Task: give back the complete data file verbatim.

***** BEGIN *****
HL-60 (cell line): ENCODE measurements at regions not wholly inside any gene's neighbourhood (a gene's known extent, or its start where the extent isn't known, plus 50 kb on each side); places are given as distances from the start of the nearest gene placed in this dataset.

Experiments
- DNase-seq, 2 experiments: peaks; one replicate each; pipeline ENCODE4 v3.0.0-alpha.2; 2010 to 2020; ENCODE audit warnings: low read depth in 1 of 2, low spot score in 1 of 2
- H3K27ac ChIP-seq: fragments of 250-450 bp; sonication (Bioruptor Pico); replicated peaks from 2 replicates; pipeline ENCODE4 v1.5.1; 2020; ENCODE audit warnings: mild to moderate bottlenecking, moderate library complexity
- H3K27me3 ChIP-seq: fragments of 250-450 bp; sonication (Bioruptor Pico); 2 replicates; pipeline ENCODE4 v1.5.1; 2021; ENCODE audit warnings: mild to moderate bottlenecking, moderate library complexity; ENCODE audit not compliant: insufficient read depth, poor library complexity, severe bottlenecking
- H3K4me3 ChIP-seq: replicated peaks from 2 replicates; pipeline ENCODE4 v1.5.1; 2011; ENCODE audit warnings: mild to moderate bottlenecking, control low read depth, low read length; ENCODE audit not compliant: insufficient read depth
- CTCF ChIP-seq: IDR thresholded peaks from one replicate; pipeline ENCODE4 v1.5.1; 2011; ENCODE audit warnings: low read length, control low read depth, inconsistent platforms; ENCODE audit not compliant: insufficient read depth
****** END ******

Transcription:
HL-60 (cell line): ENCODE measurements at regions not wholly inside any gene's neighbourhood (a gene's known extent, or its start where the extent isn't known, plus 50 kb on each side); places are given as distances from the start of the nearest gene placed in this dataset.

Experiments
- DNase-seq, 2 experiments: peaks; one replicate each; pipeline ENCODE4 v3.0.0-alpha.2; 2010 to 2020; ENCODE audit warnings: low read depth in 1 of 2, low spot score in 1 of 2
- H3K27ac ChIP-seq: fragments of 250-450 bp; sonication (Bioruptor Pico); replicated peaks from 2 replicates; pipeline ENCODE4 v1.5.1; 2020; ENCODE audit warnings: mild to moderate bottlenecking, moderate library complexity
- H3K27me3 ChIP-seq: fragments of 250-450 bp; sonication (Bioruptor Pico); 2 replicates; pipeline ENCODE4 v1.5.1; 2021; ENCODE audit warnings: mild to moderate bottlenecking, moderate library complexity; ENCODE audit not compliant: insufficient read depth, poor library complexity, severe bottlenecking
- H3K4me3 ChIP-seq: replicated peaks from 2 replicates; pipeline ENCODE4 v1.5.1; 2011; ENCODE audit warnings: mild to moderate bottlenecking, control low read depth, low read length; ENCODE audit not compliant: insufficient read depth
- CTCF ChIP-seq: IDR thresholded peaks from one replicate; pipeline ENCODE4 v1.5.1; 2011; ENCODE audit warnings: low read length, control low read depth, inconsistent platforms; ENCODE audit not compliant: insufficient read depth